The European Investment Bank (EIB) must clean up its act on fiscal matters and develop a more responsible taxation policy, says a report released today by Counter Balance, a European coalition of development and environmental non-governmental organisations.
Xavier Sol, the director of Counter Balance, writes in this article on Euractiv that, while there is far greater political awareness of unfair tax practices following the series of tax scandals in recent years (Lux leaks, the Panama Papers, the Paradise Papers), the positive advancements must cover all areas of EU operations – including the EIB, which is fully public and controlled by the EU member states together with the European Commission. Sol writes: “Paradoxically, the very financial arm of the EU – the European Investment Bank – is still lagging behind on fair taxation, right when it should play a leading role on what has become a top political priority.”
One of the key recommendations is that the EIB should require country-by-country reporting for all EIB clients. Sol adds: “Being the largest multilateral lender globally, with EUR 78 billion invested in 2017, the EIB can just not afford to treat tax justice as a side issue. Since the financial crisis, the bank has played a pivotal role in economic recovery efforts at European level, for instance in implementing the Investment Plan for Europe, and yet it has financed – and still does –projects via tax havens.”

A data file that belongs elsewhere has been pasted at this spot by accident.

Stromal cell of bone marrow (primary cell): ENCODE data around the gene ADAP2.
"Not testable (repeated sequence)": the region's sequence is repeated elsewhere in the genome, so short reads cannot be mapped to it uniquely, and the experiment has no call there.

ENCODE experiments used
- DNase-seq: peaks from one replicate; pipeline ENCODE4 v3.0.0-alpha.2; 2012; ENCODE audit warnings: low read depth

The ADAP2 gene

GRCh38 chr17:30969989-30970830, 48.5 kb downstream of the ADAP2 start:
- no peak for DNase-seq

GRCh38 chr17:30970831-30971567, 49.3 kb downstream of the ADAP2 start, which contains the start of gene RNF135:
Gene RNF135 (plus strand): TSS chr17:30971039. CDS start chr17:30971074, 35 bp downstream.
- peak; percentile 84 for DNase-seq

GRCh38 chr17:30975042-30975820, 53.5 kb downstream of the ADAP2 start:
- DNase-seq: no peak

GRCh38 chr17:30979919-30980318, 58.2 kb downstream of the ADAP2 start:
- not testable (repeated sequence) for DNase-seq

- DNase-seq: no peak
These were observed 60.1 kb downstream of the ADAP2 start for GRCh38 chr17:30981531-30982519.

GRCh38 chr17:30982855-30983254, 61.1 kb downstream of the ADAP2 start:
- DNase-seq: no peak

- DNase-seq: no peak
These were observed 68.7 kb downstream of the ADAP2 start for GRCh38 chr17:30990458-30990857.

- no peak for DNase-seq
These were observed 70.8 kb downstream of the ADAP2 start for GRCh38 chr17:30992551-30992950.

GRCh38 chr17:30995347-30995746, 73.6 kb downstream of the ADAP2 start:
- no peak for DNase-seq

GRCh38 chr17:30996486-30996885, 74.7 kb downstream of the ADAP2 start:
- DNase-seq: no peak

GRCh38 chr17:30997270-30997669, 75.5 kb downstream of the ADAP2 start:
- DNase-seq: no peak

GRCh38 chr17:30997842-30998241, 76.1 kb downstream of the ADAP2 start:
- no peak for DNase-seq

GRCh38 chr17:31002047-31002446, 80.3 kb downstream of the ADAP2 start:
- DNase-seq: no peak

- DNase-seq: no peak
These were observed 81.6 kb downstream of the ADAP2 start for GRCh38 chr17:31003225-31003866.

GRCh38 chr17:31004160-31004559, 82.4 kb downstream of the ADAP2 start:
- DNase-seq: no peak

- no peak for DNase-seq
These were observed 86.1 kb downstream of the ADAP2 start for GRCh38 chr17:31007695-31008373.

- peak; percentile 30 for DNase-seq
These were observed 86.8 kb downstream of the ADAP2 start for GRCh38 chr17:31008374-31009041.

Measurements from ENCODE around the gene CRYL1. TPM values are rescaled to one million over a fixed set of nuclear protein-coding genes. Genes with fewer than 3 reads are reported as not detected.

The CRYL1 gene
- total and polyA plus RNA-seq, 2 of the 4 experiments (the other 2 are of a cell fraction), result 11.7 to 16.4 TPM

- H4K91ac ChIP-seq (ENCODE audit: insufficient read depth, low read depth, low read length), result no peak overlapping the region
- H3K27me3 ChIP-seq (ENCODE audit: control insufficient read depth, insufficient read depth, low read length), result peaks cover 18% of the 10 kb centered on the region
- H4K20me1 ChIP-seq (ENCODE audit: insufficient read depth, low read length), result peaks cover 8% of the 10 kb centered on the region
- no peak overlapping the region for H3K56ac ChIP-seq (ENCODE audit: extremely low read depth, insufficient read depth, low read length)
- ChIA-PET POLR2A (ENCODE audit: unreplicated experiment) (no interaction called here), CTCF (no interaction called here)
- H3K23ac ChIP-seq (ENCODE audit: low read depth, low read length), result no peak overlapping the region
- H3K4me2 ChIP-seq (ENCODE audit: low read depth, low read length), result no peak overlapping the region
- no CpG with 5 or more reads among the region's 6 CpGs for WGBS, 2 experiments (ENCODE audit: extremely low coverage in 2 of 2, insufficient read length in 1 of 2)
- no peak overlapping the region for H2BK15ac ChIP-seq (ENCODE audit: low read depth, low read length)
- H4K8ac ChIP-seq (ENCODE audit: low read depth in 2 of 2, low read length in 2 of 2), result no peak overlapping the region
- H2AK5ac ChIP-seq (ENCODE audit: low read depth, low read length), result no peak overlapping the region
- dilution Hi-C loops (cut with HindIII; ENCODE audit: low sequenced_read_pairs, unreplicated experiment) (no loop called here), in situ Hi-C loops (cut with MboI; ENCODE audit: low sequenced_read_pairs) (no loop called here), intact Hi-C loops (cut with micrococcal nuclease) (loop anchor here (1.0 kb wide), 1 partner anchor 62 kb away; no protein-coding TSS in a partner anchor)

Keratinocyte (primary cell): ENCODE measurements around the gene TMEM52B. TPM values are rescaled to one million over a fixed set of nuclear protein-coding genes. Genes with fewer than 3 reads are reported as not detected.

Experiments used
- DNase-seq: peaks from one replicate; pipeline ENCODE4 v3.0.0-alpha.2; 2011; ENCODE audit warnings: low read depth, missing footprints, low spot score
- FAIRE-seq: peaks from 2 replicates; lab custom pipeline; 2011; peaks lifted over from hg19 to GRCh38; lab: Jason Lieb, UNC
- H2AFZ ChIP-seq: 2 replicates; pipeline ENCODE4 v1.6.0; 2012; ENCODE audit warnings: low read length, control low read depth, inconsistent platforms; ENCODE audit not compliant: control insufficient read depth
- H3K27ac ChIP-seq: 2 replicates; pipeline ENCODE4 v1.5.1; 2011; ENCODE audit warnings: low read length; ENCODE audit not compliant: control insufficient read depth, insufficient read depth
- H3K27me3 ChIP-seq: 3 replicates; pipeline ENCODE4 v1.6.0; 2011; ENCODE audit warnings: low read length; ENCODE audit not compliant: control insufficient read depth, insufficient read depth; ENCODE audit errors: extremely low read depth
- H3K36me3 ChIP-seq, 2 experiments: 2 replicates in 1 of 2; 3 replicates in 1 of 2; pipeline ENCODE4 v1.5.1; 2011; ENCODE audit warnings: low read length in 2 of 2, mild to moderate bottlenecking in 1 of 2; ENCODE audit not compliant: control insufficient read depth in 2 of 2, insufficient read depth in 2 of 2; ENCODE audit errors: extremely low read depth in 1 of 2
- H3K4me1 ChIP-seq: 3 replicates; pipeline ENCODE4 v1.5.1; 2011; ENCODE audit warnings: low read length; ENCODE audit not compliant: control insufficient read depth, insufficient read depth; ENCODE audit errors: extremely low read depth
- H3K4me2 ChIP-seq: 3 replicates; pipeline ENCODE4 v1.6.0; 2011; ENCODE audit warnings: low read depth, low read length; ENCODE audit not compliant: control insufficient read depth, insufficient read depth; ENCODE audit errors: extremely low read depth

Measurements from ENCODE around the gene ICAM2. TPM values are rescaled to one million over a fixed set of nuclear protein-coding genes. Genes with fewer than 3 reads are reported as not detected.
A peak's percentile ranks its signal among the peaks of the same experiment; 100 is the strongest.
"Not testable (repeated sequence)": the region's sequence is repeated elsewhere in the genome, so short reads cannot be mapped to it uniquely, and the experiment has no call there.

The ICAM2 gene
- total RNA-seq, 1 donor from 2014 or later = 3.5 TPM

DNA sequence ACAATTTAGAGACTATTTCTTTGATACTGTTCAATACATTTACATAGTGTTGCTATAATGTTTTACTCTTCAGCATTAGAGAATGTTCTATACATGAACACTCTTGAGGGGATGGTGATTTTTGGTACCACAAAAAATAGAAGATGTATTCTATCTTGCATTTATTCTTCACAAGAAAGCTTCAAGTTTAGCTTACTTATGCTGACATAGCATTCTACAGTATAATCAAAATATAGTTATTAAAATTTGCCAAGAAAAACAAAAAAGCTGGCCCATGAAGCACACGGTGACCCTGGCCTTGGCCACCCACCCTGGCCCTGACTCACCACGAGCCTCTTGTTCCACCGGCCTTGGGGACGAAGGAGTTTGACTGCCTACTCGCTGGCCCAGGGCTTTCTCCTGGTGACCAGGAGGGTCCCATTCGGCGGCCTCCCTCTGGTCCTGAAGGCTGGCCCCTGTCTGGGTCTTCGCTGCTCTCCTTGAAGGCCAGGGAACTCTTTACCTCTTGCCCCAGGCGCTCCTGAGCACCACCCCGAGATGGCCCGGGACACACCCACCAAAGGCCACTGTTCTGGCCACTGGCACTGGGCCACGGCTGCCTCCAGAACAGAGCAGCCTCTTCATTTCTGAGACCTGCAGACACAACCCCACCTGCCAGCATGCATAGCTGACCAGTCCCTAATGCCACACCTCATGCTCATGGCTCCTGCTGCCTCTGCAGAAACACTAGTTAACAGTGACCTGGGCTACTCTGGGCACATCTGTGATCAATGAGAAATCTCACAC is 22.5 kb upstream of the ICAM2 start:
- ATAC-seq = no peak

10 key actions towards fairer taxation
Here are the 10 key recommendations from the report:
- In 2018, the EIB should use the review of its tax havens (NCJ) policy to close existing loopholes and develop a broader responsible taxation policy;
- Relying on the EU black list of non-cooperative jurisdictions is a needed step, but will not be sufficient;
- The EIB needs to better tackle risks of tax avoidance;
- Requiring public country by country reporting to EIB clients should be a minimum standard;
- Improving due diligence on beneficial ownership;
- Towards a stronger focus on domestic resource mobilization;
- Using contract clauses to transpose taxation and good governance requirements;
- Integrating tax evasion and tax avoidance in the EIB exclusion system;
- More transparency and reporting;
- Improved governance by developing and strengthening the EIB's in-house capacity to oversee due diligence and project monitoring activities.
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